Hope Star from Hope, Arkansas on March 23, 1943 · Page 4
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Hope Star from Hope, Arkansas · Page 4

Hope, Arkansas
Issue Date:
Tuesday, March 23, 1943
Page 4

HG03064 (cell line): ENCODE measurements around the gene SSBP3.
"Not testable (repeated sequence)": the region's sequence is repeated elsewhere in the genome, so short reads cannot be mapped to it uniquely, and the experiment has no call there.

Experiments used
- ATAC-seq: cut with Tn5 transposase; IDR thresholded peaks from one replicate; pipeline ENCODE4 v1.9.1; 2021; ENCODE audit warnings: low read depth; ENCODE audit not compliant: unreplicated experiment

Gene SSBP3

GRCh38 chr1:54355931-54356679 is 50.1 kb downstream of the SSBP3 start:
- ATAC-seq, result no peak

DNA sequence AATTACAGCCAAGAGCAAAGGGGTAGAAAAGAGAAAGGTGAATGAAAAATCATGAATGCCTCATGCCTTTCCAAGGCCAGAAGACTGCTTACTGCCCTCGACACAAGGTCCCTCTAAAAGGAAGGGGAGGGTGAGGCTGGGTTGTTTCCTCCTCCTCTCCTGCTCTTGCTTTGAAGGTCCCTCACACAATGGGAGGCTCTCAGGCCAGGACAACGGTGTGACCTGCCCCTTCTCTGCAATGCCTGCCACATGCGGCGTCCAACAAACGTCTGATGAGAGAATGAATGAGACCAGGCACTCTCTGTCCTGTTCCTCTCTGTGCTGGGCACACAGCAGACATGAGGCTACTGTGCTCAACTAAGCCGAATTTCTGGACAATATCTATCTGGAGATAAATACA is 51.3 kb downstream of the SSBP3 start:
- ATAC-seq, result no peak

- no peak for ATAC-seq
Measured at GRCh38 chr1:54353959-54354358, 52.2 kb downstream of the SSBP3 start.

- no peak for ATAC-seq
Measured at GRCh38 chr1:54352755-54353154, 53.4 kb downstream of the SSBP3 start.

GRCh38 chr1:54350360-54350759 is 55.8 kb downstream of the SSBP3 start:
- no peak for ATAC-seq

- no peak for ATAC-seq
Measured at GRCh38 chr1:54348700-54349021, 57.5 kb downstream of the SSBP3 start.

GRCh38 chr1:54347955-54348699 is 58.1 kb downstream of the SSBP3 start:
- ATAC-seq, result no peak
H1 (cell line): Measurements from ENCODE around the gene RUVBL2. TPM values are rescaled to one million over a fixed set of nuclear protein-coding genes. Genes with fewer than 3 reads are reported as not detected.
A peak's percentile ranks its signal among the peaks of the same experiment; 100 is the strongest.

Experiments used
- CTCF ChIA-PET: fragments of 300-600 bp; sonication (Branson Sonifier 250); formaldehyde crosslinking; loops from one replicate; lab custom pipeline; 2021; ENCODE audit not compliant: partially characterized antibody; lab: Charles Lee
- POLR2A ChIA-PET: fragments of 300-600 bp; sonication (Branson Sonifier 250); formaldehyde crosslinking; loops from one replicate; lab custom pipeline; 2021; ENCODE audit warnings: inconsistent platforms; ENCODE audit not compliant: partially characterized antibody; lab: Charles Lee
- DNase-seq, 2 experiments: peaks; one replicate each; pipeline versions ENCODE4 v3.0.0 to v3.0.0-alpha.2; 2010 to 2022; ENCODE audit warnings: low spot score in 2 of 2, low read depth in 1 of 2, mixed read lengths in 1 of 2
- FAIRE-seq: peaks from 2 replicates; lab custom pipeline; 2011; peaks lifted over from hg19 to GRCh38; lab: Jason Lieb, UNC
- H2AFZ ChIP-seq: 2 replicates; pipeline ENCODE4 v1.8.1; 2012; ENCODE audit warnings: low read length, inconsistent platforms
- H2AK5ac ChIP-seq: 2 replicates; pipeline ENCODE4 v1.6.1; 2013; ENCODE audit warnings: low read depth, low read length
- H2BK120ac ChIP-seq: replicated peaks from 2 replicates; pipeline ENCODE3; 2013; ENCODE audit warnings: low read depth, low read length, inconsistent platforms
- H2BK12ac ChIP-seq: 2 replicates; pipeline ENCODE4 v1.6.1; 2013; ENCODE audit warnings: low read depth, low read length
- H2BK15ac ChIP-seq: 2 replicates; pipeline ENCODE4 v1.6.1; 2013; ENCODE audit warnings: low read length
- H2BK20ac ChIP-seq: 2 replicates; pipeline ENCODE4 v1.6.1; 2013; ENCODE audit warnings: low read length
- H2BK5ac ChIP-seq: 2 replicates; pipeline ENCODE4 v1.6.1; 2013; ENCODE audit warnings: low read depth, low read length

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ays Imprisonment Only Way to Halt Black Market O " "'"'""' ' ' ' ' '' ' — • i ' ' '——— , • the News by Mackenzie HOPE STAR, HOPE, ARKANSAS Tuesday, March 23, 1943 Editorial Comment Written Today and Moved by Telegraph or Cable. "By DeWITT MacKENZIE * Price Administrator Prentiss M. Brown's disclosure that court ac- k tion* were started against 1,025 individuals in a drive against illegal operators in meat between January 15'and March 11, gives us fair Earning that one of the grave prob- * lems which we may have to face shortly on our home front will be t that scourge of countries in the ' war z6ne — the black market. , We,are just beginning to hear about this devil's institution here in America because it fattens on scar" cities ol commodities, and there's no, place for it in times of plenty. The: t moment there is a serious \" shortgae of any prime necessity, •\ however — meat, for instance — i 1 * the war profiteers come into ac,'» tion, like wattle-necked vultures >, which have been waiting for the W" wounded man to fall. Wartime operators of black markets are, of course, in .the category of those who are working against their country — give them any name you like. They damage national morale by withholding supplies from the regular markets, \ thereby imposing suffering on the fnassse. They foster inflation by encouraging thoughtless and selfish people with money to pay exorbitant prices. They deprive the national treasury of bond investments which are needed to finance the war effort. -During my recent trip through the war zones I found black markets operating in most countries despite vigorous efforts to exterminate the despicable rats. The only action which appears to have turned the full heat on these people is Germany. There they chop off their heads — and a jolly good job, too. However, the Demo-Democracies haven't gone that far. ' f England has put many of the black market dealers out of business, 'though, by handing out fierce lines and terms of imprisonment. j£s long as a year ago a warehouse company was fined the equivalent qf£$800,000 on the charge of selling goods in excess of the legal quotas. .' Prison terms, which are meted out freely,' run to a maximum of fourteen years. You'd think that sort of punishment would drive the war profiteers to cover, but some of them still hang on. The black market of course flourishes where distress is greatest. You can get high prices from people who really are in need — if they have the money. Poor old Belgium is a case in hand. There butter is reported as selling at $5.50 a pound, sugar at $1.25 a pound, and flour at $1.60 a pound. Men's shoes are $56 a pair and women's are $40. So it goes. I found a rather similiar situation in Chungking, where inflation is rife, and prices of many things are fantastic. A hundred-watt electric bulb, for instance, costs $12.50 in American money, and that's a fair guage of other similar goods. When it comes to luxuries like Scotch whisky, the Chinese capital pays through the nose. A bottle of this liquor was $100, American money, when I was there. Gasoline,, which is like molten pearls, cost $20 American a gallon in the black market, although the government price was $8. India, too, has a situation which has been causing concern. There is scarcity of wheat, due to several reasons. One of these is hoarding or profit. As a result many observers have been fearful that the shortage might become dangerously acute about April, which ' is the in-between period for Indian crops. That might create a grave crissi in a country where the majority of the 400,000,000 people literally are always hungry, even in the best of imes. However, the government las ordered supplies of wheat from Canada and Australa and latest reports are that officials believe :he emergency is well in hand. The moral of the experiences abroad seems to be that the way o handle the black market is to go after it right at the start and soak t with every weapon the law provides. Fines don't do much good, because the profits of the market are great, but long terms of imprisonment at least put the operator out of commission for the duration of his incarceration. m ?M • V* __. PERFECT GROOMIN' I MOROLINE< I I"HAIR TONK t n f * F TAXI SERVICE Yellow Cab Taxi Co. Jesse Brown, Owner Phone 2 SHORTY'S RADIO SERVICE FREE ESTIMATES Located At Bob Elmore Auto Supply Phone 174 Hope, Ark. Fights Last Night By The Associated Press Newark, N. J.—Wolter Stevens, 133, Newark, outpointed Eddie Dowl, 134, Newark (9). Philadelphia — Henry Armstrong, 138 1-2, Los Angeles, out- pointed Al Tribuani, 146 1-2, Wilmington, Del., (10). Scranton — Andre Gomez, 155, Scranton, outpointed Tony Ferrara, 153, Mount Vernon, N. Y. (10). Hplyoke, Mass. — Tommy Jessup, 136, Springfield, Mass., knocked out Ray Puig, 135, Tampa, Fla. (2). New York — Pvt. Tommy Yarosz, 162, U. S. Army, outpointed Van McNutt, Baltimore (8). Baltimore — Willy Carrigan and Deacon Johnny Brown, Baltimore middleweights, Drew (12). Sports Mirror By The Associated Press Today A Year Ago — West Virginia defeated Toledo, 51-39, and Western Kentucky spilled Creigh ton, 49-36, in National Invitational Basketball tourney. Three Years Ago —Chuck Fenske won Bankers mile at Chicago in 4:07.9, fastest time ever recorded in midwest. Gene Venzke was second and Glenn Cunningham third. Five Years Ago — Hleen Wills Moody ended two "year retirement and was named to U. S. Wightman Cup tennis team. H. Armstrong Whips Tribuani in Philadelphia Philadelphia. March 23 —(IF) — ienry Armstrong proved last night ic is the man of "1,000 punches" n whipping tough Al Tribuani, of Wilmington, Del., before a howling crowd of 12,6v3 paid cutomers at Convention Hall. Making his first eastern appear- mce on a comeback trial that now cads to New York's Madison Square Garden, "Hammcrin 1 lenry" threw close to 100 punches i round in gaining an unanimous 0-round decision over the game ["ribuani. The only man in ring history to lave held three world championships simultaneously, (he 30-year- old Armstrong amazed the onlookers, who contributed tp a gross gate of $32,915.35. by his ever-lasting ag- ;ressiven£ss in chalking up his 6th triumph in 18 starts since he came out of retirement. Although his flailing arms had :he Wilmington youth on the verge of a knockout in the third, fith ind tenth, Armstrong, a 5 to 1 favorite, admitted afterwards that it was a "tough fight." "I was fighting a superman because he's ambitious and a win over me would have put him right up there," Henry said. • "It was tough." , . Armstrong gave away nearly eight pounds, weighing 138 1-2 to Tribuani's 146 1-4, but was-especially effective at close range. Time and again he whipped over a series of hard rights from in close that jarred his opponent. Briefs From Baseball Training Sites By The Associated Press Lakewood, N. J., March 23 — If first sacker Johnny Mize is accepted by his draft board tomorrow, the New'York Giants will begin an immediate search for a new first baseman, Manager Mel Ott said today. Mize takes his physical at St. Louis tomorrow. SPORTS ROUNDUP By HUGH FULLERTON, JR. Wide World Sports Columnist New York, March 23 — (ff*)— The appointment of Ta Wiemdan, Princeton football coach, as civilian director of physical training for the Army's special training program -ioesn't mean that the Army has changed its altitude toward big- time football. . . Just look at Princeton's record since the Fritz Crisler era. . . Princeton won't hire a replacement for Tad until the prospects for next fall are clarified, but there's still a pretty good candidate on hand n Harry Mahnken, whose 150-pound teams have been practically unbeatable. . . . And, speaking of coaches, don't be surprised if Dutch Clark, who found it quite a task to resign his Cleveland job. turns tip as assistant to Gus Doraid of the Detroit Liois. Thumb Fun, Eh? Since the transportation shortage became acute, we've heard of basketball team traveling by buses, fire trucks and hay wagons, and now Willard M. Ansel of Ohio University passes along a report of a team that finally got down to hitchhiking. . . Unable to make bus connections for a game at Tomney, 28 miles away. Coach Chuck Collctte of the Ridgcley (W. Va.) high school basketballers, hustled his boys out early in the morning and told them to hit the road. . . The tosscrs not only got there on time, but won the game. of those days he'll be bumping into Howie Morcnz, Jr., in • the big league. . . Comedian Milton Berlc had to go up to Bear Mountain to rehearse for Leo Durochcr's appearance In his> show tomorrow, and the chances are Bcrle didn't get a word in sideways. . . Lieut. Jimmy Bradctock, ex-heavyweight champ, is doing his Army chores on pier six — which should be assurance that there won't be any pier six brawls around there. Today's Guest Star Jack Charvat. Tulsa (Okla.1 Tribune: "We will be following Texas league ball in the majors this year, and the season should be fairly interesting with so many well-known athletes from our circuit cavorting under the big top." Onj-Minute Sports Page. If the National league doesn't okey Larry French's idea of pitching home games for the Dodgers while on weekend leave from his Navy duties, he always can get a job with the Bushwicks, who employed Casey Stengel and other major leaguers under similar circumstances during world war one. . . . The semipros figure Larry would be worth about $300 a game to them. . . Jimmy Johnson, Ching's 14-year-old son, is developing into a good hockey player in Washington, D. C. . . Maybe one Muncie, Ind. — Manager Frankie Frisch moved Frankie Gustine to shortstop today and Pete Coscarart to second in an effort to smooth out the Pittsburgh Pirate infield. Frisch said that in 1924 Rabbit Maranville was shifted to second to make room for Glenn Wright and that the change worked. Bloomington, Ind. — Bucky Walters, whose sprained ankle is virtually healed, has promised to stick to baseball and forget about hurdling. He was injured a week ago in a bit of horse-play on the cinders. "/V08/7E X? MELLOW, ' RIPE, RICH-YET PRINCE ALBERT SMOKES SO/MUD. LAYS RI@HT FOR 5PEgl>ROLUN<3 WITH- THE CRIMP CUT DRAWS EASY \ ANP P.A. SMOKES ', STAY LIT/ IMA PIPE. TOP, 1 floe roU-your-own cigamtet la every bandy pocket package of frioce Albert Cairo, 111. — The St. Louis Cardinals arc coming up with another pitching sensation. This time it is Sylvester (Blxi) Donnelly, a righthander/Last year with Sacramento of the Coast League he won 21 and lost 10. The year before he captured 30 decisions and lost five while with Springfield, Mo., of the Western association and set a loop strikeout record of 304. Cape Girardeau, Mo. —President Don Barnes of the St. Louis Browns interrupted his search for a spring training game long enough today to say that six players till are unsigned. They are Pitchers Stan Ferens and Archie McKain, Catcher Frankie Hayes and Infielders Floyd Baker, Harlond Clift and Bobby Dillinger. Today in Congress By The Associated Press Senat e Receives favorable report on bill to include farm labor costs in parity formula. Special defense committee investigates steel plate manufacture. Military committee hears Phillip Murray on war service bill. House Routine session. Military committee considers proposal admit women physicians into the Army. Headline Headllnep Louisville Courier - Journal (Reporting a slight case of high water at the White Sox French Lick, Ind., training camp): "Chi needs dikes instead of Dykes." Service Dept, Lieut. Kendrick R. Bragg, who recently was awarded the Distinguished Flying Cross for bringing home his Flying Fortress after it had been rammed by a Nazi plane over North Africa (it was his plane that broke in half when they opened a door) is the same Ken Bragg who played halfback for Duke in 1938 and had to sit out the Rose Bowl game on the bejich after he busted a hand in the final workout at home. . . The "Wildcat" basketball team, which rang up 14 straight victories to win the Eglin Field, Fla., basketball championship, included two players from Ohio and one each from Connecticut, New York and West Virginia. . . Ed Kingsley, Utah's top amateur golfer for several years, reports that "Army life has reduced my ample waist line from 40 inches to 31.". . . How about your handicap, Ed? BabeDahlgrenls Baseball's Run Around Victim By JUDSON BAILEY Hcrshcy, Pa., March 23 — (/!')— The most mysterious run-around ever given a major league ball player has fallen to Ellsworth T. (Babel Dahlgrcn, the present first basc- mnn of the Phillies. In seven years in the big show he has been with the Boston Keel Sox. New York Yankees, Boston Braves, Chicago Cubs, St. Louis Browns, Brooklyn Dodgers and Philadelphia Phillies. Some of his stays have been brief and the Browns didn't keep him long cnuogh to don a uniform. Dahlgren, In the opinion of many observers, is one of the flashiest fielding first basemen baseball has had in recent years and he also is a dangerous hitter. Just why the various clubs have treated.him like a hot potato, then, is something the average fan cannot understand. Dahlgren himself says he has no idea what the rap is against him. "Nobody has ever given me any explanation and I have never asked for any," he said. The much-shul'flcd frist baseman has a bitter rcmcmberance of the treatment he received from the Cubs. "In 1941 I hit .270 for them, clouted 19 home runs and batted in 80 runs. It was u real good year and I thought I had cinched the first base job. "We went to Calnlinn island to camp the next spring and I played the first six exhibition games and then was benched. Manager Jimmy Wilson never did say why." Dahlgren smiled wryly as he re called the Yankees claimed his arms were too short when they let him go after the 1940 season. "They lost the pennant, so they had to blame somebody and I guess I was it," he mused. j Market Report ST. LOUIS LIVESTOCK National Stockyards, 111., March 23— WPi— (U. S. Dept. Agr.) —Hogs, 14,000; weights over 170 Ibs. 15-25 lower than average Monday; lighter weights 25 to mostly 35 lower; sows 5-10 lower; bulk good and choice 180-310 Ibs. 15.50-55; top 15.60 sparingly; 160-170 Ibs. 14.65 - 15.00; 140 - 160 Ibs. 14.15-65; 100 - 130 Ibs. 13.00-90; sows 15.15-35; stags 15.50 down. Cattle, 4,000; calves, 1,200; steady; one load choice steers 16.50 medium and good 13.75-15.50; good and choice mixed yearlings and heifers 14.00 - 15.75; common and medium cows 11.00 - 12.50; good upward to 14.00; medium and good sausage bulls 13.00-14.75; . vealers 50 lower; good and choice 16.25; medium and good 13.75" and 15.00; nominal range slaughter steers 12.00 - 17.25, slaughter heifers 10.7516.00, stockcr and feeder steers 10.50-15.00. Sheep, 2,500; market slow; a few good and choice wooled lambs to small killers about steady at 16.0075; odd head good wooled ewes 8.50 down. POULTRY AND PRODUCE Chicago, March 23 —(/P)—Poultry, live; 6 trucks; firm market unchanged. Butter, receipts 440,780; firm; prices as quoted by the Chicago price current are unchanged. Eggs receipts 23,007; firm; fresh graded extra firsts, cars 39 1-2; firsts, cars 39 1-2; other prices unchanged. The Bismarck Sea and archipelago were named in 1884 for the German "Iron Chancellor." NEW YORK STOCKS New York, March 23 —(/!')— Industrial stocks led the market on another recovery push today with favorites rising fractions to a point or more to new tops for the year or longer. Liveliness of issues selling under $10 lifted volume for the full proceedings to around 1,300,000 shares. The direction was upward at the start and subsequent bidding centered on steels, rubbers and chemicals. Rails did well for a time but eventually lost momentum, final prices were under the best in most cases. Revival of buying interest apparently nad to do partly with brighter Tunisian war news, investment heeds and the theory last week's reaction had put the 1st in a much healthier technical position. GRAIN AND PROVISIONS Chicago, March 23 — (IP)— A final rally in the last few minutes of trading today raised wheat from the lowest levels of the session to net gains of as much as 5-8 cents a bushel. .The continued strength in Winnipeg and slackening of hedging pressure in the southwest led to the rally, traders said.. Wheat finished 1-8 to 5-8 cents above Monday's close, May $1.45 1-8—1-4; July $1.45 3-4; rye was 3-8 to 5-8 up; oats 1-8 to 3-8 higher and corn was unchanged at ceiling levels, May $1.01. Cash wheat: No sales. Corn: No. ,2 yellow 1.02; No. 3 white 1.23. Crowley Now on Duty in Quadalccmol Area An Advanced Base in the South Pacific, March 23 — (ff-> — Lieut. Commander James "Sleepy Jim' Crowley, former Notre Dame football star and coach at Fordham University, arrived today for duty in this area. He will establish an athletic program at a concentra tion base for convalescents ncai Guadalcanal. Peanuts were known as far back as 950 BC. Upholds Judgment to County Man Little Hock.—A $10,000 judgment iwnrdecl by Hcmpslead Circuit Court to Thco Johnson against the Standard Materials Company, to compensate for the loss of an arm n an accident involving Mr. Johnson's car and a Standard truck, was affirmed. The opinion, by Chief Justice Griffin Smith, was unusual in that i paragraph written by another justice is incorporated with the statement that it reflected "the ma- ority's view." Lawyers understand that when ;iii opinion of the Supreme Court uses the expression "the majority of the justice hold," it menus the .vriter of the opinion does not agree to the result. The chief justice seemed to have passed to other members of the court the responsibility for making the opinion, although he apparently agreed that a jury question had been presented mid the verdict was not excessive. The disagreement evidently centered 4»iboul Instruction No. 4 to the jury which omitted, the chief justice apparently believed, the defense of contributory negligence. Lawyers for the company offered general and specific objections to this instruction. Evidence showed Johnson was driving behind an empty truck that was stopped suddenly. He said he drove around the truck and, after passing the parked machine, he returned to his right side of the highway and was 30 or 40 feet beyond the stationary truck when Standard's truck sidcswipcd his car. His left arm was injured, necessitating amputation. The company's truck driver contended Johnson suddenly drove from behind the parked truck and, because of Johnson's impulsive conduct, he was unable to avoid a collision. A majority of the court suld the circuit judge's action in departing from the beaten path of judicial expression when he issued Instruction No. 4 was not an error. It ruled that omission of the words "contributory negligence" was not prejudicial to the company's rights. Soviet scientists have discovered that butylcnc gas speeds the growth of fruit trees. More than half of American's larger cities have anti-noise ordinances. AT FIRST SIGN OF A USE 666 TABLETS. 5ALVE. NOSE DROPS SERVICE 1150 Sorrel Saddle Stallion. $10.00 4 Star Bull $2.50 Boar $1.00 Fee at Hate before service, but service guaranteed. At the Pines Dairy W. M. Ramsey Plumbing Repairs Harry W. Shiver PLUMBING Phone ... 259 JUST WHAT THE DOCTOR ORDERED Your doctor frequently orders the safe, nationally advertised brands and your government asks that you purchase equally safe defense bonds. Bonds For Victory! The Leading WARD & SON Druggist We've Got It Oats: No. white 67. 2 mixed 66; No. 2 NEW YORK COTTON Late afternoon prices wore 20 to 40 cents a bale higher. May 20.23, Jly 20.08, Jly 19.88. Futures closed 50 to 60 cents a bale higher. May—opened, 20.20; closed, Jly—opened, 20.01; closed, Oct—opned, 19.83; closed, Dec—opened, 19.9; closed, Mch—opened, 1968; closed, Middling spot 22.05n, up 10 N - Niminal. 20.27 20.12 19.94 19.90 19.8311 Flashes of Life TH| NATIONAL JOY SMOKE By The Associated Prif5s/- FoMowed O r der$ Waterbury Conn. — Rep. Talbot fR-Conn), whose home is in nearby Naugatuck, tells this story of a new employe at the WPB office in Washington who took orders literally. The boss toid her to send a letter to a regional WPB office and a carbon to a"bruss and copper company here. That explains how an official of the company got a letter containing a single piece of carbon paper —and nothing else. The presiding officer ruled the quacks were equivalent to Ayres, so the measure carried 32 to 0. resolu- Senate Ducky Sacramento, Calif. — A tion passed the California by 32 quacks. Voting on a proposal asking Congress to reimburse California farmers for damage done crops by wild ducks the Senate recorded 32 quacks. That's What Junior Said Kansas City — Don't clutter your victory garden with spinach advises W. G. Amslein, horticulturist specialist cif Kansas State College, Manhalta Say-s he: "It's about like a weed." Generosity Cuokesville, 111. — To their point rationing conscious city Cousins', the people of this small farm community offer an example of good neighborliness. For Mr. and Mrs. Robert Mc- Keowns, whose home burned recently, a Methodist church group gave a canned fruit and vegetable shower. From the 25 members vvho attended came 87 cans of foods as well as a variety of kitchen utensils. Best Seller to Make First Appearance Hot Sprngs, March 23 — — Best Seller, Galbreath and Dicnsl's able stake runner, will make his first appearance on the Oaklawn Park track tnis afternoon against a field of 13 other sprinters in a six furlong dash under allowance conditions. Racing Secretary Eugene W. Bury assigned top weight of 119 pounds to Best Seller and the horse is expected to face serious opposition from a couple of entries in the sprint—the Calumet Farm's Wishbone and Early 'N Smart, and G. Felkner's Red Moon and Albatross. Others in the race include Powder Bluff, Bob's Dream, Gold Mike, Mixer, Meggy, Cold Crack, Sassy Lady, Big Meal and Time O'War. Ocean Wave, Calumet Farm's Arkansas Derby hopeful, showed plenty of, form winning the Ouachita purse, a six - furlong derby prep for three-year-olds, yesterday and worked out the full mile in 1:40. : But his workout was overshadowed by Mrs. Janet Kelly's Beau of Mine which ran second to Ocean Wave by three-quarters of a length in the spring. Beau of Mine, under strong urging, finished the mile in 1:38 2-5, three- fifths of a second under the Oak- luwn Park truck record. ANNUAL REPORT TO TELEPHONE USERS A Summary of the Southwestern Bell Telephone Company's 1942 Annual Report, Recently Issued "PEARL HARBOR" was only three weeks old as 1942 started, but already the telephone system had felt the first of war's pressing demands. Most metals vital to war are also vital to telephone service. During the year we were able to get, for example, only a tenth of the copper normally needed. Telephone people somehow had to make this bare trickle of materials meet demands for entire telephone systems at Army camps and Navy bases, for service to new war industries, for new telephones in thousands of homes, Service held up rather well The skill and "know how" of these people were in most cases equal to the job. During the year the company gained 123,689 telephones. It ended the year with 1,867,751 telephones in service. But in many cities, lines and equipment simply could not serve all who wanted telephones. The quality and speed of telephone service held up rather well during the year. There were exceptions, of course. On many crowded long distance lines delays were unavoidable. It was inevitable, in such a year, that some new high marks as well as some low marks should be $et. For example, the money taken in by the company for its services was 120 SOUTHWESTERN BELL million dollars—11 per cent above 1941. That seems a lot of money. Expenses mount faster than revenue But expenses climbed even faster. They jumped from a little over 88 million dollars in 1941 to more than 101 million dollars—an increase of 15 per cent. Most of this increase was a result of sharply higher payrolls and taxes.Taxes grew from slightly less than 20 million dollars in 1941 to more than 24 million dollars. The result was that the company matched its high record with a low. Earning rate lower than in depression The company's earnings for the year were at the rate of 4.4 per cent on the money it has put into the buildings, wires, and equipment needed to furnish telephone service—a lower rate of return than at the lowest point of the depression. On the whole, telephone service was better in 1942 than telephone people had dared hope it would be. This was due in large part to the competence and fine spirit of service of the telephone men and women in the Southwest. It was due also to the understanding and sympathetic co-operation of the people who use the service. TELEPHONE COMPANY